Discoverning Italian pottery tradition

Discoverning Italian pottery tradition

A fascinating tour in Grottaglie, in Apulia

It is called the "town of pottery", and in is located in the region of Apulia, in the south of Italy. Some people get the chance to discover Grottaglie while travelling to Salento, which is one of the most beautiful touristic spot Italy has, but this beautiful little city definitely has the potential to become a holiday destination per se.

As reported by the Italian magazine Italianicious, Grottaglie has become the town of pottery hundreds of years ago, as its soil has always been rich in clay.  Due to pottery abundance, it was common in the past, as it is today, to find several pieces of pottery in each house. However, it is important to highlight that in Grottaglie these pieces of pottery were not used for decoration, rather to store, preserve and transport food, wines and oils included.

In the 17th century, people from Grottaglie started using clay to make roof and floor tiles, and it was only once century later that local artisans decided to specialize on more creative pieces such as tableware, amphorae and figurines, experimenting new shapes and colours for their pieces.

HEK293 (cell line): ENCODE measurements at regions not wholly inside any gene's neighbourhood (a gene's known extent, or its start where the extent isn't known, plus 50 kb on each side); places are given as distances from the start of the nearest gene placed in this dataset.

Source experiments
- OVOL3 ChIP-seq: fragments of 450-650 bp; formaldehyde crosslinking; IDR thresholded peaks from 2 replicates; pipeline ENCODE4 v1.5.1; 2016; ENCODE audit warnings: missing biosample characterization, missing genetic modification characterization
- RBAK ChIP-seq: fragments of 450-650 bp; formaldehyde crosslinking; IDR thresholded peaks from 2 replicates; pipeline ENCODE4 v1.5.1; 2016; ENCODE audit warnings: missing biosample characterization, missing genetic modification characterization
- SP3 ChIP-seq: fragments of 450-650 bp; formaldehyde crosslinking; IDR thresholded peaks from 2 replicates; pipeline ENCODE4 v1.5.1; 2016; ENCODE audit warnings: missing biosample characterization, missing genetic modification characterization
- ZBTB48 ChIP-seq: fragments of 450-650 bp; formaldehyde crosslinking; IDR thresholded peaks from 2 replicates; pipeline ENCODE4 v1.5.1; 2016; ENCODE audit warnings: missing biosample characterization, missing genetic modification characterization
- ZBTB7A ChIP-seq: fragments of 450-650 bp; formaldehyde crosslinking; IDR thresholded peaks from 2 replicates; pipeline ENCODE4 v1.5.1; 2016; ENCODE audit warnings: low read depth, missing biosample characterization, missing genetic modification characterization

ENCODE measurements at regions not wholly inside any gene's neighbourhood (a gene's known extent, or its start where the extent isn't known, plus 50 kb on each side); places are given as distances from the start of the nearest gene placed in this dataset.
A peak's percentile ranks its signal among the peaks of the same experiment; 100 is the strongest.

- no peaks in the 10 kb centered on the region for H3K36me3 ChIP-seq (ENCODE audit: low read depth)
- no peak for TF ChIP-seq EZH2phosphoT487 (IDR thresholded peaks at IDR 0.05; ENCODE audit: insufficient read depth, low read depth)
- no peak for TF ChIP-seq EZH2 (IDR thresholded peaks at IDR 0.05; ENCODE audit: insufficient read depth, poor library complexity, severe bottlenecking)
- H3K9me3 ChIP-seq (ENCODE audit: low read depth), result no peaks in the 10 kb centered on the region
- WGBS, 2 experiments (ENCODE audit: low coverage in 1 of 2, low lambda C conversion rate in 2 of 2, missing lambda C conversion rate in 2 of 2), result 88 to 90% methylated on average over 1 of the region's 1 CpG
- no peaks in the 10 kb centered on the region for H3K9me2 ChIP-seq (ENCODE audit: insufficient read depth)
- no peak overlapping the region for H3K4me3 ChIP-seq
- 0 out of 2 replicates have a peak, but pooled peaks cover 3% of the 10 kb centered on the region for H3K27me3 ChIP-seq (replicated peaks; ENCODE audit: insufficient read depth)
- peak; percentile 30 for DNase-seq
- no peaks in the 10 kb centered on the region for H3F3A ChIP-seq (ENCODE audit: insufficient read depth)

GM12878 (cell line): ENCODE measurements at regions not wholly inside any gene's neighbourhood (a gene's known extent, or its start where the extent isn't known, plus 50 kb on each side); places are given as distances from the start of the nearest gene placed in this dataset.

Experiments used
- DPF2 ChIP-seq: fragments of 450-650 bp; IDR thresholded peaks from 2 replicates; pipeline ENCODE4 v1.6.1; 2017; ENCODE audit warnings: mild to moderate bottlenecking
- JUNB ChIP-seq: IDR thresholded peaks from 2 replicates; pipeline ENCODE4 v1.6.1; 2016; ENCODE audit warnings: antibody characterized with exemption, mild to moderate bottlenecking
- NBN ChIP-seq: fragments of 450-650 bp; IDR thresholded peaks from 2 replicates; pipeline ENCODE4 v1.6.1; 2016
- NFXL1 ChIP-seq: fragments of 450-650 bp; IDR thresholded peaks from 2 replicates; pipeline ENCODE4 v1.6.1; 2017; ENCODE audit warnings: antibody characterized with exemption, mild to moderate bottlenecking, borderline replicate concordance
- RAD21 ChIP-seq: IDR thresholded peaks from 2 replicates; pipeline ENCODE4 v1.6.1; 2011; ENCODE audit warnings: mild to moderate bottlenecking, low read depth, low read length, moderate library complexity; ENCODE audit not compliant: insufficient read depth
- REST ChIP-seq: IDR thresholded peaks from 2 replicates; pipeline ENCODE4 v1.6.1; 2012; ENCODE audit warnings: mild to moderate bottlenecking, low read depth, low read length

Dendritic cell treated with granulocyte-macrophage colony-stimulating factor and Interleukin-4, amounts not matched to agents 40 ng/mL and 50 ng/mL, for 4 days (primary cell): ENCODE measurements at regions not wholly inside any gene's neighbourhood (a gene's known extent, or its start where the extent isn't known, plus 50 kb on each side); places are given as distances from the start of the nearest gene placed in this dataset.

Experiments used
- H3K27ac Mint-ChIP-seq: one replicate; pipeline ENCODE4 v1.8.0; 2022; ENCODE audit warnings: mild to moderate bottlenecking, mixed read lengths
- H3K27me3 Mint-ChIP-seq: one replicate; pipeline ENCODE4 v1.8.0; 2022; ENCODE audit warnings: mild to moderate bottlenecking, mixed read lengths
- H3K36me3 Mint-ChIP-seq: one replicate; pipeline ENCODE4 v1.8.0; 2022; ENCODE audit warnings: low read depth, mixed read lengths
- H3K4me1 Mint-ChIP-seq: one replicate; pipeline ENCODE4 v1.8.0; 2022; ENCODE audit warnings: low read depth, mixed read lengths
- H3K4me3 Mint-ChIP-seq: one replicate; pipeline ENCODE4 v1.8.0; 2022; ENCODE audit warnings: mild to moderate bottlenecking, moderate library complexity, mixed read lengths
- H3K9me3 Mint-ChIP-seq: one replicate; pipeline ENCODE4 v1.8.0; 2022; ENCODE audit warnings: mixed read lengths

It was basically because of this broad ware of innovation that Grottaglie's pottery became more beautiful as well as more durable, allowing local artisans to develop a real manufacturing district and make a revenue out of their pieces. It seems that by the 18th century this little town "already boasted 42 potteries and around 5.000 pottery producers".

"Today, much of the town's pottery production is dedicated to tableware, amphorae and decorative pieces, including human figurines, [...] flower bud [...] and pine cones", whose bold colours can really change the atmosphere of a street where there are used to decorate balconies, as it often happens in Grottaglie.

To keep this tradition alive, the local municipality has also founded its own ceramic school, the Istituto Statale d'Arte di Grottaglie, which so far "has attracted students from all over Italy and abroad".

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Claudia Astarita

Amo l'Asia in (quasi) tutte le sue sfaccettature, ecco perché cerco di trascorrerci più tempo possibile. Dopo aver lavorato per anni come ricercatrice a New Delhi e Hong Kong, per qualche anno osserverò l'Oriente dalla quella che è considerata essere la città più vivibile del mondo: Melbourne. Insegno Culture and Business Practice in Asia ad RMIT University,  Asia and the World a The University of Melbourne e mi occupo di India per il Centro Militare di Studi Strategici di Roma. Su Twitter mi trovate a @castaritaHK, via email a

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